- The Washington Times - Wednesday, March 11, 2009

CAPE CANAVERAL, Fla. (AP) — NASA postponed the launch of space shuttle Discovery just hours before it was to head to the international space station Wednesday because of a hydrogen gas leak that could have been catastrophic at liftoff.

The leak was in the same system that already has caused a vexing one-month delay. Shuttle managers were shooting for another launch attempt Thursday night, provided they could fix the problem quickly.

The gaseous hydrogen began leaking just as the launch team was close to wrapping up the loading of Discovery’s external fuel tank for a late-night liftoff. The seven astronauts had yet to board the spaceship.

Discovery’s flight to the space station is already late because of concern about hydrogen gas valves in the ship’s engine compartment. NASA spokesman Allard Beutel said Wednesday’s leak was in plumbing outside Discovery, between the shuttle and the fuel tank, and had nothing to do with the valves, but it still could have been dangerous at liftoff.

“When you’re launching, you have pyrotechnics going off,” said Steve Roy, another NASA spokesman. “You can’t have hydrogen leaking out in the vicinity of a launch pad … it’s possible it could explode.”

As NASA drained the external fuel tank and pondered its next move, Mission Control notified the three astronauts aboard the space station that their visitors would not be arriving on time. Commander Mike Fincke asked to be kept abreast of any developments.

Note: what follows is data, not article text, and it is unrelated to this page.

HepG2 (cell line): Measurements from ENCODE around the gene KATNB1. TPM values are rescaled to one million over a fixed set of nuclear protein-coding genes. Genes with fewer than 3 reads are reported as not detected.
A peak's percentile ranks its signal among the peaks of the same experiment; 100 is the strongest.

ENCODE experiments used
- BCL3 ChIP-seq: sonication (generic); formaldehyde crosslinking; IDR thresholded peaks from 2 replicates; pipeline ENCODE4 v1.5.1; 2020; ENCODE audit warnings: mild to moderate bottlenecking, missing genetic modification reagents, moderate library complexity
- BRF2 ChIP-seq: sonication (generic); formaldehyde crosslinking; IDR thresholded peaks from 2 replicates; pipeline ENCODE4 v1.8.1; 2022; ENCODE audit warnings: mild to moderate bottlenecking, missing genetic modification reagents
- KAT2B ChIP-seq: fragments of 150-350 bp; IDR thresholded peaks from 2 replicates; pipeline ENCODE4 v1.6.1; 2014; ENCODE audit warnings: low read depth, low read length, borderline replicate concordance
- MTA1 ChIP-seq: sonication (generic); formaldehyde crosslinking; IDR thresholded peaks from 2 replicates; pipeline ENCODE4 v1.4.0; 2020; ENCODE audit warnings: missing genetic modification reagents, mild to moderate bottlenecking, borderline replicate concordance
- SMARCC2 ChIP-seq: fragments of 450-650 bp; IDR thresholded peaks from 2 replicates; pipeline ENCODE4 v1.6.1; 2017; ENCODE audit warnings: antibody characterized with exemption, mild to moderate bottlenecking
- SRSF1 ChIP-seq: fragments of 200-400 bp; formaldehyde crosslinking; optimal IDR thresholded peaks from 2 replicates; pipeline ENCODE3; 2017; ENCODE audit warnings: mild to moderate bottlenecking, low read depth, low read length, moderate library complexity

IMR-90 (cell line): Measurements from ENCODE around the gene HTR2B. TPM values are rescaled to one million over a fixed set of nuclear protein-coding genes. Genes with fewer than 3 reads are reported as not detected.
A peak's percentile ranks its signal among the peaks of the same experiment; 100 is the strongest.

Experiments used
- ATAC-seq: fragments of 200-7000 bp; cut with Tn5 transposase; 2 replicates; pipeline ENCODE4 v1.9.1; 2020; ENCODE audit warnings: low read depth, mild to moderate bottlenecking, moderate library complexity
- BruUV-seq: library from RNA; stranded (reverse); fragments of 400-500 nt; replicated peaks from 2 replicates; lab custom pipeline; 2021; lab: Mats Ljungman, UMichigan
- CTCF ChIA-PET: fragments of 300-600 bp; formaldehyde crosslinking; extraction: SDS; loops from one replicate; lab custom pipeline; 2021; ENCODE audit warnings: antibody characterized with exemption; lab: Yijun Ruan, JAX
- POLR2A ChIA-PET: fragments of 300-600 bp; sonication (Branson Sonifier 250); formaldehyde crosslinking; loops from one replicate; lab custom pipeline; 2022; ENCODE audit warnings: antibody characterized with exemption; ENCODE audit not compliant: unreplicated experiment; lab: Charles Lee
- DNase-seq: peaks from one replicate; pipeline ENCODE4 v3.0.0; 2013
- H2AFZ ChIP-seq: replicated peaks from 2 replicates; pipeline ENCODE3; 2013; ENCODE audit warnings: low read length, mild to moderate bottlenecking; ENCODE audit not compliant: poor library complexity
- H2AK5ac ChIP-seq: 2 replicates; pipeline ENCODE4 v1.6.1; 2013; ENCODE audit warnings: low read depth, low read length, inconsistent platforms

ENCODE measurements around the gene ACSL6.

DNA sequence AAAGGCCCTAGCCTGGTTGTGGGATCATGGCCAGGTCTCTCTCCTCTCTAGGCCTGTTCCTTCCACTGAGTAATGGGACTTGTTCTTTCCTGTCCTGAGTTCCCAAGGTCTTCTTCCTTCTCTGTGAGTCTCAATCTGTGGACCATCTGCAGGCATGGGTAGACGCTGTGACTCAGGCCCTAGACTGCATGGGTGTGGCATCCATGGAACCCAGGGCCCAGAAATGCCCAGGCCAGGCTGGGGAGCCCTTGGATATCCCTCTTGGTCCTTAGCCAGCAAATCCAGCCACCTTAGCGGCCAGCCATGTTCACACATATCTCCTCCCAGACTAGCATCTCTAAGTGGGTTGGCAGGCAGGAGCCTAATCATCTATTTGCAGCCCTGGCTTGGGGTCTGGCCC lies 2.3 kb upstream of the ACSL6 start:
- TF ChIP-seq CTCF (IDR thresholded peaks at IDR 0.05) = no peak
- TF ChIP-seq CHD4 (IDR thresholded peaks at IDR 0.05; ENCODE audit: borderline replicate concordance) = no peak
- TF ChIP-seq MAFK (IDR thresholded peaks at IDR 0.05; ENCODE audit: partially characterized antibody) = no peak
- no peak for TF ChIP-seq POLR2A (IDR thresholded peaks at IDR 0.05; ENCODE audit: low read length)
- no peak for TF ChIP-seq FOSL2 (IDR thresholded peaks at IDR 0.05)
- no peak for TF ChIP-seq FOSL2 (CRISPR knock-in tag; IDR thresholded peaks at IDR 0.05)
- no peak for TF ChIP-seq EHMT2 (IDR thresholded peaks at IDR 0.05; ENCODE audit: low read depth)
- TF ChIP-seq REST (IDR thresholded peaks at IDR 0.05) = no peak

NASA has until Monday to send Discovery to the space station; otherwise, the flight will have to be put off until April. That’s because a Russian Soyuz rocket is slated to blast off in two weeks, on a higher priority mission, with a fresh space station crew.

Discovery’s liftoff originally was targeted for mid-February, but concern about the shuttle’s three hydrogen gas valves has resulted in four delays.

Shuttle managers said they’re convinced after extensive testing that the valves are safe and won’t break, as one did during the last shuttle launch in November. The valves are part of the main propulsion system and control the flow of hydrogen gas into the fuel tank in order to maintain proper tank pressure.

The cargo on Discovery includes 31,000 pounds of framework that holds two folded-up solar wings and a radiator. The space station already has six electricity-producing wings; the two going up will be the last ones and elevate the orbiting outpost to full power.

Associated Press writer Mike Schneider contributed to this report.

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